Sunday, August 18, 2013

Feast Day

August is a month that belongs to the Native Americans in this part of the world.  There are numerous exhibitions and fairs focused on the pueblo Indians.  There are two fairs in New Mexico that are exclusively about contemporary Indian culture: one is in Gallup known as Inter-Tribal Ceremonial; and the other in Santa Fe called Indian Market (I will discuss the latter next week).

Also at this time of the year, many of the pueblos celebrate their feast days with dances.  These are days of renewal allowing the tribes to celebrate their culture with family, tribal members and invited friends from in and beyond the pueblo.

Painting by Benedick Naseyoma

We have attended three such feast days this month at Pojoaque, Santa Domingo and Santa Clara and in the past we have attended others.  This year we were lucky enough at each of these pueblos to be invited by one of the Indian families to join them in their homes for their feast.  Dances on the pueblos are often all day affairs going from dawn to dusk.  We usually arrive in mid-morning to see some of the dances and then go to one of the homes on the pueblo for lunch.  One thing that you will usually find on the dinner table will be a red chili stew and a green chili stew.  When we first came out here in the restaurants we were always asked do you want green or red chili?  At first we naturally had no idea how they would taste so we asked which one was hotter and always picked the less spicy one.  I could never make up my mind so I would ask for Christmas which meant you got half of each!  They might also have posole, whose basic ingredients are hominy and pork. There may also be some turkey or small sandwiches and lots of deserts.   The food is cooked by family members with additions brought by tribal members or as gifts from visitors.  We learned early on that when you visit someone on the pueblo you bring a gift and often receive one in return.  I remember bringing one couple at Hopi a baseball cap for the katsina carver and a jar of honey for his wife.  This is a tribal tradition we have found at all the pueblos we have visited and it makes for an instant camaraderie between visitor and host.

Since so many visitors have been invited to partake of the feast and most of the houses are quite small these feasts are rotating meals.  You sit down when there is room at a table.  You may find a family member or an Anglo friend or one of the dancers sitting next to you.  In any case, it is always interesting company.  Also, just passing the many dishes around the table creates a link between all those who are there.  After you are done you get up to make room for the next guests to sit down.  After lunch it is time to return to the dance to see the afternoon edition.

It is difficult to describe an Indian dance in words. No photos by visitors are allowed during dances anymore but I found a few samples of smaller dance groups on YouTube.   Here is one of a Hopi Corn Dance to give you an idea of what I am talking about.  It does not give the feeling or ambience of actually being there, which has quite a different effect on the viewer than watching a demonstration on a stage or in an arena.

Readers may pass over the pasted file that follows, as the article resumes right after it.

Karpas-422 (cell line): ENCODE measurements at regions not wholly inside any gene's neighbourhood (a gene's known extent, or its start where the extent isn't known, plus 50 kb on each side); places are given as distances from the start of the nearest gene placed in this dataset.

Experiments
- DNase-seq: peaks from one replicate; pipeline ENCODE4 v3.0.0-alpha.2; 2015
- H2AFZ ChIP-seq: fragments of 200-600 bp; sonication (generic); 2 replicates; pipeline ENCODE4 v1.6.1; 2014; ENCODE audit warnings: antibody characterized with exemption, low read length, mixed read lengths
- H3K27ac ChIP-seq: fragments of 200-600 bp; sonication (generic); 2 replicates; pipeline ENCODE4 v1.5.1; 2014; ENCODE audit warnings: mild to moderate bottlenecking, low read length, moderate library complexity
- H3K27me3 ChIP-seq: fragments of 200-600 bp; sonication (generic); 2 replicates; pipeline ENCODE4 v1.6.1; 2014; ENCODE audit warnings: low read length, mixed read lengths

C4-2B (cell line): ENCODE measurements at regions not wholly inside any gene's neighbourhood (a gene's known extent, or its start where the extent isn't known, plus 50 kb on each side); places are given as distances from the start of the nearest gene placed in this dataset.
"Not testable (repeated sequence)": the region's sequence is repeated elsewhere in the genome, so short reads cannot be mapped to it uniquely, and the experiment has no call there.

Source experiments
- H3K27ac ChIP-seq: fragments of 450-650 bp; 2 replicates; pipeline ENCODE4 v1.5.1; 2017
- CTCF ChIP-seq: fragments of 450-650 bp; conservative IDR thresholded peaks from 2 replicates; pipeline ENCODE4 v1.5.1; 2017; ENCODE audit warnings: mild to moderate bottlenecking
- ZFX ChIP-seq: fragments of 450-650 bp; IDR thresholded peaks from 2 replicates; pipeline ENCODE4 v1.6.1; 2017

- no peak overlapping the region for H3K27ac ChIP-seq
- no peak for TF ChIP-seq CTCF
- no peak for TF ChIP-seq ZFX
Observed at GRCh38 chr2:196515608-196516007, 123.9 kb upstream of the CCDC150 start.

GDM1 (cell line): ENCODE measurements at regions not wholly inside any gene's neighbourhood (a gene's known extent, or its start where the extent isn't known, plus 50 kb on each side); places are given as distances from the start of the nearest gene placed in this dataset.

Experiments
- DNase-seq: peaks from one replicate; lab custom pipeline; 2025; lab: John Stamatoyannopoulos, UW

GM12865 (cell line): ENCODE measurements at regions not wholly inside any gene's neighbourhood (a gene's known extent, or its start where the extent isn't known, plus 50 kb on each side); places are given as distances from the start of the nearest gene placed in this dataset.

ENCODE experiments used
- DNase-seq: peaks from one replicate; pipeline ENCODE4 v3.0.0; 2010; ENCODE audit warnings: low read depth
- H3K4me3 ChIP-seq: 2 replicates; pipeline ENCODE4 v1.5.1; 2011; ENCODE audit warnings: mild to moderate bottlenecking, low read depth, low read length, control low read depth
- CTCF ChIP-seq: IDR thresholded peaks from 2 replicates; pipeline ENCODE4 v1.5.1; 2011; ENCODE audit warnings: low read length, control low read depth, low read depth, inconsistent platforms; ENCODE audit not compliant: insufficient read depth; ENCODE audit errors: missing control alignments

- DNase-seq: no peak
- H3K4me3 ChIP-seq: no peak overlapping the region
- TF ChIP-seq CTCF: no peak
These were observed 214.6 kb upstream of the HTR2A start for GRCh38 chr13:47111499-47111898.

On a small pueblo there may be as few as half a dozen dancers but on a large pueblo with many inhabitants you might have hundreds with crowds of observers around the plaza and on the roofs of the surrounding houses. If there are too many to be on one plaza they may use two or three.  A plaza on a pueblo is an open space around which homes have been built.  It is usually the elders who have these houses and they are passed down through the generations.  In some cases these houses are shared with other family members for a feast day.  This is so the many members of the family may show their generosity and invite their friends.  It makes for quite a crowd.

All the dancers wear traditional costume.  The women wear black dresses and tall painted tablitas (headdresses). The men have painted their skin which also protects from the scalding sun light.  They wear thin pine branches tied into their armbands and in various other places on their body which must scratch terribly.  Many will have large strings of small shells over their shoulder or tin jingles sewn to their clothing, others may have large shells tied around their waist or to their legs.   They often have jingle bells on their legs and arms, as well, and carry rattles in their hands.  In the center of the plaza you will have the musicians, mainly drummers beating a rhythmic beat and others chanting.  After a few minutes the sound becomes totally mesmerizing and you find yourself inadvertently totally taken over by the sound and continuous motion.  I asked an Anglo whose daughter has married into a tribe when the dances ended in the afternoon.  He said he had no idea because he gets so into it that time just melts away.
The Indians may dance from dawn to dusk, their stamina is phenomenal.  Often there are small children as young as three or four who participate and they are always wonderful to watch.  Most are extremely serious and work very hard at following the rhythm and steps. There are also the “warriors” who keep the little ones in line and help them and the adults with adornments that may have come loose or fallen off during a dance.

It is quite an experience to attend a dance in a pueblo but you must leave yourself open to it and not think about when it will start or end.  It just is.  If perchance you have the honor to be invited into a Native home it will be a day you never forget.

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